With 114.9 million pounds of indicated resource and a further 15.4 million pounds in the inferred category, it is the sixth largest deposit ever discovered in the Athabasca Basin, and stoked major exploration interest in the basin's southwestern fringe. With a feasibility study expected by the end of 2022 and with uranium price forecasts remaining bullish, Fission Uranium Corp, sole owner and operator of the PLS project which hosts Triple R, is moving steadily through development.
"It's been ten years since discovery to reaching the point where PLS is close to conclusively demonstrating that it is on track to become a major, low-cost producing asset," says Ross McElroy, the company's president and CEO. "I think the southwest side is rapidly becoming the next major mining focus of the Athabasca Basin."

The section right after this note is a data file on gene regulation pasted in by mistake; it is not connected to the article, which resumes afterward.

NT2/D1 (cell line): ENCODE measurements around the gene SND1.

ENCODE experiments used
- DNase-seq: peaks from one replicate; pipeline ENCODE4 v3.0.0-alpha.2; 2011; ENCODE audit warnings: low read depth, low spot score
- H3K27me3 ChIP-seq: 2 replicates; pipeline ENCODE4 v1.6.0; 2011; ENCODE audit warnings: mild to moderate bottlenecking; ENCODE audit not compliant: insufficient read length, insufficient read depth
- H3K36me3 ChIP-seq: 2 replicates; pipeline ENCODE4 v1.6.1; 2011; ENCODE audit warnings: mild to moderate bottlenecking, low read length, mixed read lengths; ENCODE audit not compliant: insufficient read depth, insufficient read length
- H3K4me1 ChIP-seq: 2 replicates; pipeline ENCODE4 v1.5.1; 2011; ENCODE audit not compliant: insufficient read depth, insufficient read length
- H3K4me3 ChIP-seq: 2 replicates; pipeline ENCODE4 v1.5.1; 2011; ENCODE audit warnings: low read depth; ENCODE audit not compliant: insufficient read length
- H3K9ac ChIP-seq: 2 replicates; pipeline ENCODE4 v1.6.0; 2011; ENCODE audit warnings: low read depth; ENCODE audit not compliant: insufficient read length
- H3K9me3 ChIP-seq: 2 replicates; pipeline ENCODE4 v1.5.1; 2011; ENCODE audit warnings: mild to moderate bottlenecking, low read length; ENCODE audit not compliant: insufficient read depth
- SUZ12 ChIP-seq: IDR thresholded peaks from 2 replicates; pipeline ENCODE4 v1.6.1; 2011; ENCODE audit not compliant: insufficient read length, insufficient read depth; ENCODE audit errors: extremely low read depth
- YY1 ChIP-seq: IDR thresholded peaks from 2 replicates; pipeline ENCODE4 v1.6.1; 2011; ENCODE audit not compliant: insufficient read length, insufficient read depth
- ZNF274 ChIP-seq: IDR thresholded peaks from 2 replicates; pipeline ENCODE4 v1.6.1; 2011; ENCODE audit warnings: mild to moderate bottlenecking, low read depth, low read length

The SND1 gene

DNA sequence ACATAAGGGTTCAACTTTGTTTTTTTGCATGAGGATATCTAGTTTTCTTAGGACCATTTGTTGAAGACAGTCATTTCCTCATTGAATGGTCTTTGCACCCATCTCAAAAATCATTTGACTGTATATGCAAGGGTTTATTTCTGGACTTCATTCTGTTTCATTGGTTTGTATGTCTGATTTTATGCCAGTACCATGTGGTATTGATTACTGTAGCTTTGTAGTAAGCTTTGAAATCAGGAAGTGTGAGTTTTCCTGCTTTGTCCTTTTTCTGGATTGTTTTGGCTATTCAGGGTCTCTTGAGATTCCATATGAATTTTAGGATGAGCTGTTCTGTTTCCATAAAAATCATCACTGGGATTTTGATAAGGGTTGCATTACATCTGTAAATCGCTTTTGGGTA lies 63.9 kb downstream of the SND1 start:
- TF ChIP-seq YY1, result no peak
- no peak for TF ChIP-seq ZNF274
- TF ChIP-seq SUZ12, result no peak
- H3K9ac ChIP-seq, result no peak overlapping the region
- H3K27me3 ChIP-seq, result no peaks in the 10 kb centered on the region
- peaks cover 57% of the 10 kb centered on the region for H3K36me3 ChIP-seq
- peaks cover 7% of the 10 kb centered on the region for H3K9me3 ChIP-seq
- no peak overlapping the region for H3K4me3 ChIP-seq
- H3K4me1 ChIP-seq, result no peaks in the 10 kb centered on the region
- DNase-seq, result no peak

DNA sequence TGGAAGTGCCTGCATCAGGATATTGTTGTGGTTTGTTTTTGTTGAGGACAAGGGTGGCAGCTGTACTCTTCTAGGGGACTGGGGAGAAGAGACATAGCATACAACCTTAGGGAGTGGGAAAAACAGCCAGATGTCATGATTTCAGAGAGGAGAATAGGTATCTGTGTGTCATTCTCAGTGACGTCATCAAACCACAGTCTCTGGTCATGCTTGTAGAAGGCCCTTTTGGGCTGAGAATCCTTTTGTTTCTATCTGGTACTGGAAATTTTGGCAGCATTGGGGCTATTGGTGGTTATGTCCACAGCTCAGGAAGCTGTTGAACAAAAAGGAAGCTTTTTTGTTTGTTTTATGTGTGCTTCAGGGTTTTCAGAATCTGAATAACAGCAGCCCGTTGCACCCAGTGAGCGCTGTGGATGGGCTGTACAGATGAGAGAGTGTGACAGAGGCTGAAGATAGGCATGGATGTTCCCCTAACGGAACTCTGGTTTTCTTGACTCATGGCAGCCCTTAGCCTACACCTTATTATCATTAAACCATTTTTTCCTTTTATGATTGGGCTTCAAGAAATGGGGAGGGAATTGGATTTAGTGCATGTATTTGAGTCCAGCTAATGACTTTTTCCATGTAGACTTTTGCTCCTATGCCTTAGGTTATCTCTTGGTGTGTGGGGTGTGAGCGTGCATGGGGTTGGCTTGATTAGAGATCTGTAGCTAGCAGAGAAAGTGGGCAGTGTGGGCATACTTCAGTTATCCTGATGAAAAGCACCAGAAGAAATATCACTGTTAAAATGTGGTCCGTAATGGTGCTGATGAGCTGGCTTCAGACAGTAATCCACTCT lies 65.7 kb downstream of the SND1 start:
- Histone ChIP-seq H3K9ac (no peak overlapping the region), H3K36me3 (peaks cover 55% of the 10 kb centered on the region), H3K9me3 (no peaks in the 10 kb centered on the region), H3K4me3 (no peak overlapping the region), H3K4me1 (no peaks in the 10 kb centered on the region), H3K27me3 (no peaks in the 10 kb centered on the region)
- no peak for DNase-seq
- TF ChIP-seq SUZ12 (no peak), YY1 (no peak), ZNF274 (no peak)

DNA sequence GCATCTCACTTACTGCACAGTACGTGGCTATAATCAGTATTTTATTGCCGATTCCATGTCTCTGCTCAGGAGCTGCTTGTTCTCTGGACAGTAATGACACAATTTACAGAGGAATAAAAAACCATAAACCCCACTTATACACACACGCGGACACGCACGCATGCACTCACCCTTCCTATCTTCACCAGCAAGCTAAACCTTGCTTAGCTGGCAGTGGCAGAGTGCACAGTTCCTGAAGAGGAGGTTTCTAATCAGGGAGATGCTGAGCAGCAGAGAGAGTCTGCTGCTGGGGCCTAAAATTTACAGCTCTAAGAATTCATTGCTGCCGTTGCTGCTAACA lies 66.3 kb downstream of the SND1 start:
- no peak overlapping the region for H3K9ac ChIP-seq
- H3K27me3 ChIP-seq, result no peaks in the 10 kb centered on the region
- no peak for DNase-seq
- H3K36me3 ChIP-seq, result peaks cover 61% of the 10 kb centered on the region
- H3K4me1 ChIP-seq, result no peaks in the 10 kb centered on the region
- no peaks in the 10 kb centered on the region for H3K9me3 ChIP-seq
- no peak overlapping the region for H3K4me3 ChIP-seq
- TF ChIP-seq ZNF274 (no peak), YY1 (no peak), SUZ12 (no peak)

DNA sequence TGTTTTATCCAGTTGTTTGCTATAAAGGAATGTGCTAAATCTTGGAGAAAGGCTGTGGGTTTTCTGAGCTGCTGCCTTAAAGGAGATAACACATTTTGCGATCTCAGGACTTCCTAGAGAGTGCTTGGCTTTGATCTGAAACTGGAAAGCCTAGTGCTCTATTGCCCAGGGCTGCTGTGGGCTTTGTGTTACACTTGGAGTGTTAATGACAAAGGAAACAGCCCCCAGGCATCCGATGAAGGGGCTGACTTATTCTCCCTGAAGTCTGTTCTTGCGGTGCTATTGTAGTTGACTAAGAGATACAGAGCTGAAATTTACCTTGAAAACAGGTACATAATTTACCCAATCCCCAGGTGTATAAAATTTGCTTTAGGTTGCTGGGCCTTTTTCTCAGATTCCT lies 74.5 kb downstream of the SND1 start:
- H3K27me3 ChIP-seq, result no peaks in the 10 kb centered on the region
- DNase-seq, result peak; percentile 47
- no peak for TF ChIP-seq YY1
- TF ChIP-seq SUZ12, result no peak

Few mining professionals can compete with McElroy's pedigree in the basin. In the mid-1980s he worked for the crown-run Saskatchewan Mining Development Corporation, which went on to become publicly-traded Cameco, and he was part of the team that discovered McArthur River, the world's largest high-grade uranium deposit. Having worked for junior mining firms during the uranium boom of 2004, he joined Fission Energy, as it was then called, in 2007 to direct exploration at its early-stage projects. The first discovery made by the McElroy-led team, the J-Zone at Waterbury Lake, led to Fission Energy's acquisition by Denison Mines in March 2013, and the company's non-core assets being spun off into Fission Uranium.